The Fair Work Ombudsman (FWO) should be holding multi-national corporations who are dumping Australian seafarers to account, and standing up for the Australian workers who are ready and able to do the jobs that are now being filled by exploited foreign labour.
In a media release the FWO alleges Transpetrol underpaid dozens of mostly Indian and Filipino crew more than $255,000 on the MT Turmoil oil tanker that operated in Australian waters between 2013-15.
"The oil tanker conducted a series of coastal trading voyages in Australian territorial waters between ports in Perth, Adelaide, Burnie, Melbourne, Sydney, Brisbane, Darwin and the island of Groote Eylandt in the Gulf of Carpentaria, under charter by two Australian companies, BP Australia and Caltex. No allegations are made against BP Australia or Caltex,” the FWO said.
"Transpetrol allegedly paid the foreign crew rates that were the equivalent of as little as $1.25 per hour in relation to base rates, in addition to industry specific allowances and overtime amounts.
ACTU President Ged Kearney questioned the motives of the FWO.
"The replacement of Australian crew with foreign seafarers who are paid appallingly low wages and forced to work in horrendous conditions is a reprehensible practice which the FWO should be looking in to."
"There is a strong, skilled Australian workforce that should be able to find work, but when multi-nationals are allowed to pay workers cents on the dollar of a legal wage, it tears the bottom out of the labour market."
MUA National Secretary and ITF President Paddy Crumlin pointed the finger at the Anbbott/Turnbull Government, FWO, BP Australia and Caltex.
"There are now no Australian crews moving fuel around the Australian coast which flies in the face of any credible national security plan. Unlike Australian seafarers, foreign crews have no background checks yet they are carrying petroleum products, ammonium nitrate and LNG around the Australian coast.
"More than half of Australia's fuel comes through the Straits of Hormuz to Singapore and the narrow Straits of Malacca, an area already notorious for its piracy. Add to that the potential flashpoint in the South China Sea and it’s clear we should be refining at home and shipping fuel around the coast using Australian vessels and crews.
"The Turnbull Government is asleep at the wheel when it comes to the IEA 90-day storage rules and BP Australia and Caltex should also be held responsible given they have in recent years replaced Australian-manned ships with FOC vessels flagged in notorious tax havens such as Panama.
"Until now, the MUA thought the $2/hour paid to the exploited foreign seafarers who replaced the Tandara Spirit was the bottom of the barrel but we’ve now found a new low of $1.25/hr. This is regulated slavery in a race to the bottom and it has to stop.
"The MUA has been saying for several years that BP ships around 900,000 tonnes of fuel each year from its Kwinana Refinery in Western Australia to other cities in Australia and this work should be undertaken by Australian seafarers as it qualifies as coastal cargo.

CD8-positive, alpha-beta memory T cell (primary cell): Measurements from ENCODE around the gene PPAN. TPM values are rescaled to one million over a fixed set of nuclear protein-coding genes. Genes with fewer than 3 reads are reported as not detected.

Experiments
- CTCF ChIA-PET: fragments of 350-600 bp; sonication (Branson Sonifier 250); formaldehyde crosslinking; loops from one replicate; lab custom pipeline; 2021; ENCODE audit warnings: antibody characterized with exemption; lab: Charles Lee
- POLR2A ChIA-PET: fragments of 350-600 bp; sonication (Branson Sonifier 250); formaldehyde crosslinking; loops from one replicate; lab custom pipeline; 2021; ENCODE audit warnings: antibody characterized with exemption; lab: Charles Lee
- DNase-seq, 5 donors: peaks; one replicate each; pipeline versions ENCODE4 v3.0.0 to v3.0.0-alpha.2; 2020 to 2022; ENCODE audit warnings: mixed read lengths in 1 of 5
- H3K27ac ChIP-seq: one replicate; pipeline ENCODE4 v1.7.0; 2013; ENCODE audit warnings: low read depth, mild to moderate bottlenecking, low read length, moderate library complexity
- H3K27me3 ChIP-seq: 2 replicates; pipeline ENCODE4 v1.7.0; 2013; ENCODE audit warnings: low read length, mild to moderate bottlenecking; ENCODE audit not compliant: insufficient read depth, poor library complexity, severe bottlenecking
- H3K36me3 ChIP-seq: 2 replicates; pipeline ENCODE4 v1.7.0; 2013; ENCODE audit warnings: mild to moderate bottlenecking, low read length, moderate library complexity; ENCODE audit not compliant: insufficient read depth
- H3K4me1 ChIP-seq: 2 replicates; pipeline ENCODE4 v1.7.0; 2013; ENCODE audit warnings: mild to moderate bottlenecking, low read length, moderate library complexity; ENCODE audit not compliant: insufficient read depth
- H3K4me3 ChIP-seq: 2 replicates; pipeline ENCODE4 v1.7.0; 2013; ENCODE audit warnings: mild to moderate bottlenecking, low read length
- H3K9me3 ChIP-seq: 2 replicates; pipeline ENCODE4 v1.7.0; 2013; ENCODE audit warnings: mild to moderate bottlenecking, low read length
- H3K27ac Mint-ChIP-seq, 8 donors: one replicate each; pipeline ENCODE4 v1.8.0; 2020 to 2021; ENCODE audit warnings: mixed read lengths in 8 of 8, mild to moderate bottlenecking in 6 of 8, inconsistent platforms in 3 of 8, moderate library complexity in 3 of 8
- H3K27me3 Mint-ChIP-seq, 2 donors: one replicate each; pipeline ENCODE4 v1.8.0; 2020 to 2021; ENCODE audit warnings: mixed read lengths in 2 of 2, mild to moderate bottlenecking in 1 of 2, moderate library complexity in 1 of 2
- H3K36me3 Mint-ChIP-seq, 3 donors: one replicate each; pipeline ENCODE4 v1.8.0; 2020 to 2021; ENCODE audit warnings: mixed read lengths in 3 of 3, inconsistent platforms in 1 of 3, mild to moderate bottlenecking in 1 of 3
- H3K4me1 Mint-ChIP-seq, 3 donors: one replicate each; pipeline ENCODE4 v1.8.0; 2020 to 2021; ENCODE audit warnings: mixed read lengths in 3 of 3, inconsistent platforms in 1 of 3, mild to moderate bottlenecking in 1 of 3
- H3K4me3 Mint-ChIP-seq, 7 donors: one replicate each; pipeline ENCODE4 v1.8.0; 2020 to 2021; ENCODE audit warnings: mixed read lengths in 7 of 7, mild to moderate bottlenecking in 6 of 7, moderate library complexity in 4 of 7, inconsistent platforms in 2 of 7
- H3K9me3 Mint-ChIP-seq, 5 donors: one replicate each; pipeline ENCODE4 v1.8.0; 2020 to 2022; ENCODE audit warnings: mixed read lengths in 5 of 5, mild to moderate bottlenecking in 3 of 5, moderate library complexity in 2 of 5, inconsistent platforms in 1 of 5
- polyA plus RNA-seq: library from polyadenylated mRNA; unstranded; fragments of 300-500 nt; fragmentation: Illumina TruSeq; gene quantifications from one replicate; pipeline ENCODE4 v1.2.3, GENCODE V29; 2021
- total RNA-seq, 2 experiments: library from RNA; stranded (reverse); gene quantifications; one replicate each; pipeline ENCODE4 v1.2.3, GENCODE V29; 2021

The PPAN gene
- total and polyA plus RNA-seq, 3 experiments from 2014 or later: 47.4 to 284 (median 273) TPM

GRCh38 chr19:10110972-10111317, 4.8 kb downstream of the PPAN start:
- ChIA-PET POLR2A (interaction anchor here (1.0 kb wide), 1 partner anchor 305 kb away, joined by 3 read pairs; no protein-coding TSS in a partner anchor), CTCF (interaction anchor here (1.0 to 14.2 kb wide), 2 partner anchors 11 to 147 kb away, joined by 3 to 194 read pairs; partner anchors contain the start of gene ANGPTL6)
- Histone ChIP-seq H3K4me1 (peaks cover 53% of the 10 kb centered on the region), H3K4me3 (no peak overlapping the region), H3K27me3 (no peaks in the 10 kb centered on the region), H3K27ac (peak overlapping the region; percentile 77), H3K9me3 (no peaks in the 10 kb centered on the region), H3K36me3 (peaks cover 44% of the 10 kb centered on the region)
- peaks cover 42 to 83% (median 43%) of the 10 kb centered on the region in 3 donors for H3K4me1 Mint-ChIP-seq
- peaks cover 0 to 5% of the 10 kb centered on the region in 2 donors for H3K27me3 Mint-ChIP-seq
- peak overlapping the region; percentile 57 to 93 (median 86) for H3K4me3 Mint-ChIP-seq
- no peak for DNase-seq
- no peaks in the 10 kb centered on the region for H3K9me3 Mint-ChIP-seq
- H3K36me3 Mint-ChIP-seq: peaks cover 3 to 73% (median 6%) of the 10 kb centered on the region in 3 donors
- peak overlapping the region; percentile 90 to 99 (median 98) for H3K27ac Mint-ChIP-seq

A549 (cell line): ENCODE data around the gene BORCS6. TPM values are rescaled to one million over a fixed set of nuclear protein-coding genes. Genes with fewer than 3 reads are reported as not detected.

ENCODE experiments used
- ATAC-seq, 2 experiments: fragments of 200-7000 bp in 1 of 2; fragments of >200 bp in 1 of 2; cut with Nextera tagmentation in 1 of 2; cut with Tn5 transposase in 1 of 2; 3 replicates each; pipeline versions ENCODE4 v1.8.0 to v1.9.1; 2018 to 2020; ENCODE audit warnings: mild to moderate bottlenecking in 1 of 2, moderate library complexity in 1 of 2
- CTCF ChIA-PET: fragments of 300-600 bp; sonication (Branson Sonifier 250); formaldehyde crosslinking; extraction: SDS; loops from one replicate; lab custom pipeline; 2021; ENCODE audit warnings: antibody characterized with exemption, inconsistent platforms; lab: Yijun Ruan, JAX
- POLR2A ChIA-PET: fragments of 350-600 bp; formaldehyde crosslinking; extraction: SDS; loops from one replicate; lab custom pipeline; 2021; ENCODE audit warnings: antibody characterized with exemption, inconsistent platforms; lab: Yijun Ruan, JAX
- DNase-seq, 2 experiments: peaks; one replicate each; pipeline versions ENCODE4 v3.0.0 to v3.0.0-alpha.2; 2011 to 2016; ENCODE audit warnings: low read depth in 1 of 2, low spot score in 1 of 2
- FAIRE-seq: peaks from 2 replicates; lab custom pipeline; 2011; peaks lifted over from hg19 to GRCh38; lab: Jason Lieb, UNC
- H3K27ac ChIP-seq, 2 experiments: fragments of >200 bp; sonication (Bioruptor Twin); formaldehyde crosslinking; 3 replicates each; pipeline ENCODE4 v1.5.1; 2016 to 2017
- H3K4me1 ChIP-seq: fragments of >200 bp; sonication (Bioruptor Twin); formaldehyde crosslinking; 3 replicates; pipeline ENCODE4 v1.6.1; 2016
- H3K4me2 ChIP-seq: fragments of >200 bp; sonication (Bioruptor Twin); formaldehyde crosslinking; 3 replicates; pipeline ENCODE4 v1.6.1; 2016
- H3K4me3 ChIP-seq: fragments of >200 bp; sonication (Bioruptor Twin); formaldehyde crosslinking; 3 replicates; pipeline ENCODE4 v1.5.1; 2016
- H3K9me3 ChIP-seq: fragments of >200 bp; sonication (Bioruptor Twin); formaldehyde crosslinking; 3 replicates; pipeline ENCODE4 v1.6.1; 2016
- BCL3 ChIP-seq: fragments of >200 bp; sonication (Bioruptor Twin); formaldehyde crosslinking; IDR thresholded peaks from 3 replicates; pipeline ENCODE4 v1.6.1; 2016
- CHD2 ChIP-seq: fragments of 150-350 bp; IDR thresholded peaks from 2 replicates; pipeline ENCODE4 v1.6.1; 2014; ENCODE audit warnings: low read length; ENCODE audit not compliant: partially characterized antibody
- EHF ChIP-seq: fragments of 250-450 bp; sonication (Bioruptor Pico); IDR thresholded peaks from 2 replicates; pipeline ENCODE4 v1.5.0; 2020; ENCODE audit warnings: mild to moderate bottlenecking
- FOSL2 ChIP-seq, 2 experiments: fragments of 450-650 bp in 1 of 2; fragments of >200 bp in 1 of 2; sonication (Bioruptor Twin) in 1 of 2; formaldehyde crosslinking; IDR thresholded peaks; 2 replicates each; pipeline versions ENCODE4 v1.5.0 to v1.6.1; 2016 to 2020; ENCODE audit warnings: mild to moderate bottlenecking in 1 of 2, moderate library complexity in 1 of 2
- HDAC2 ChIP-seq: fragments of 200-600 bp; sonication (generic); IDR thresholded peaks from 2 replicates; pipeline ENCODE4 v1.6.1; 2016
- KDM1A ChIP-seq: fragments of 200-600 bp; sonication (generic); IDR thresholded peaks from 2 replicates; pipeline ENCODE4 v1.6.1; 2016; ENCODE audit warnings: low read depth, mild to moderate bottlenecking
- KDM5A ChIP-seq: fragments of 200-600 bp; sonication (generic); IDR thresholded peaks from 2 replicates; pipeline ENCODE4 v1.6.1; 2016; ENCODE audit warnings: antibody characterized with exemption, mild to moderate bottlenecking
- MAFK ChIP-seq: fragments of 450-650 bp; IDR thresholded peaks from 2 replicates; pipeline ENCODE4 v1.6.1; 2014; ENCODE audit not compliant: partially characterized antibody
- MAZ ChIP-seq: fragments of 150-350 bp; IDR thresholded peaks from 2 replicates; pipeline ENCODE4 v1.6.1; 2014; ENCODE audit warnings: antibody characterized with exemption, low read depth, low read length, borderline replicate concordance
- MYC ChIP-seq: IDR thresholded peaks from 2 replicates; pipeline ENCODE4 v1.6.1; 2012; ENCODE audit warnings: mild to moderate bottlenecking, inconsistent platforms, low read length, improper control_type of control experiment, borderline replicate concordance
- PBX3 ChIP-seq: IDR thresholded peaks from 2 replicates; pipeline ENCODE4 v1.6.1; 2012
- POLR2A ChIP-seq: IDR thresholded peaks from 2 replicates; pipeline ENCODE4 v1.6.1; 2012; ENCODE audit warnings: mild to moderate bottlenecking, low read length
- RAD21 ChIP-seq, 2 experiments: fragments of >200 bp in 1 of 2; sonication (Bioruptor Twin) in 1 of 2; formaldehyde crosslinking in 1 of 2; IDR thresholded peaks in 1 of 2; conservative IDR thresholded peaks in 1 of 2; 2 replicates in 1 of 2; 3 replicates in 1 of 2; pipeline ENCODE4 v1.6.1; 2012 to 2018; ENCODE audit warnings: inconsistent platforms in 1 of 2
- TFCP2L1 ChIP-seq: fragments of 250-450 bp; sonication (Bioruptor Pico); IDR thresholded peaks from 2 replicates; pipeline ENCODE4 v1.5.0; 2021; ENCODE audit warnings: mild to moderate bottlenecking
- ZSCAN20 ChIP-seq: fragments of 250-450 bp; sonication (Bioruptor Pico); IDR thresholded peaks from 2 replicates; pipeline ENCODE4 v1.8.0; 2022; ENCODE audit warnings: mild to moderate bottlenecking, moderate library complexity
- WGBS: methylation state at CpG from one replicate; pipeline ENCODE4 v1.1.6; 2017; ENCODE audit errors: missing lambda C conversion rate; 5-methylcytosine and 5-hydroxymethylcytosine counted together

"So why is the FWO running around patting itself on the back when if it was doing its job, the agency would be ensuring Australians had the right to work in their own country?
"The FWO should be looking at ways for Australian workers to have jobs, then we wouldn’t be in this position. There are now no Australian-crewed fuel tankers, down from 11 in 1995 and there’s no way that’s in the national interest.
"The ongoing closure of refineries around Australia means we now import over 90 per cent of our petrol and diesel – up from 60 per cent in 2000 – and this number will continue to rise if there are any further closures of Australia’s few remaining refineries.”
ITF Australian National Co-ordinator Dean Summers said the buck must stop with Australian charterers.
"Not only did Australian seafarers lose their jobs, the Norwegian shipping company paid their Indian and Filipino workers as little as $1.25 an hour,” Mr Summers said.
"The buck must stop with the Australian charterers of such coastal ships who rip-off international seafarers carrying their products in our domestic market.
Australian companies like BP and Caltex cannot just look the other way when hiring replacement ships – they must be held accountable and should be prosecuted along with the Norwegian owners."
The notorious Flag of Convenience (FOC) system provides and protects ownership and operators of these ships, and it is often difficult to establish who is responsible.
In a recent submission to the senate inquiry into FOC Shipping, Australian Border Force made the startling statement:
“…there are features of FOC registration, regulation and practice that organised crime syndicates or terrorist groups may seek to exploit.
These features are: • a lack of transparency of the identity of shipowners and consequent impediment to holding the owner to account for a ship’s actions;”
“There are obvious national security implications of having sub-standard tankers replace Australian-manned ships in our ports, crewed by local seafarers who have been security screened to the highest international standards,” Mr Summers said.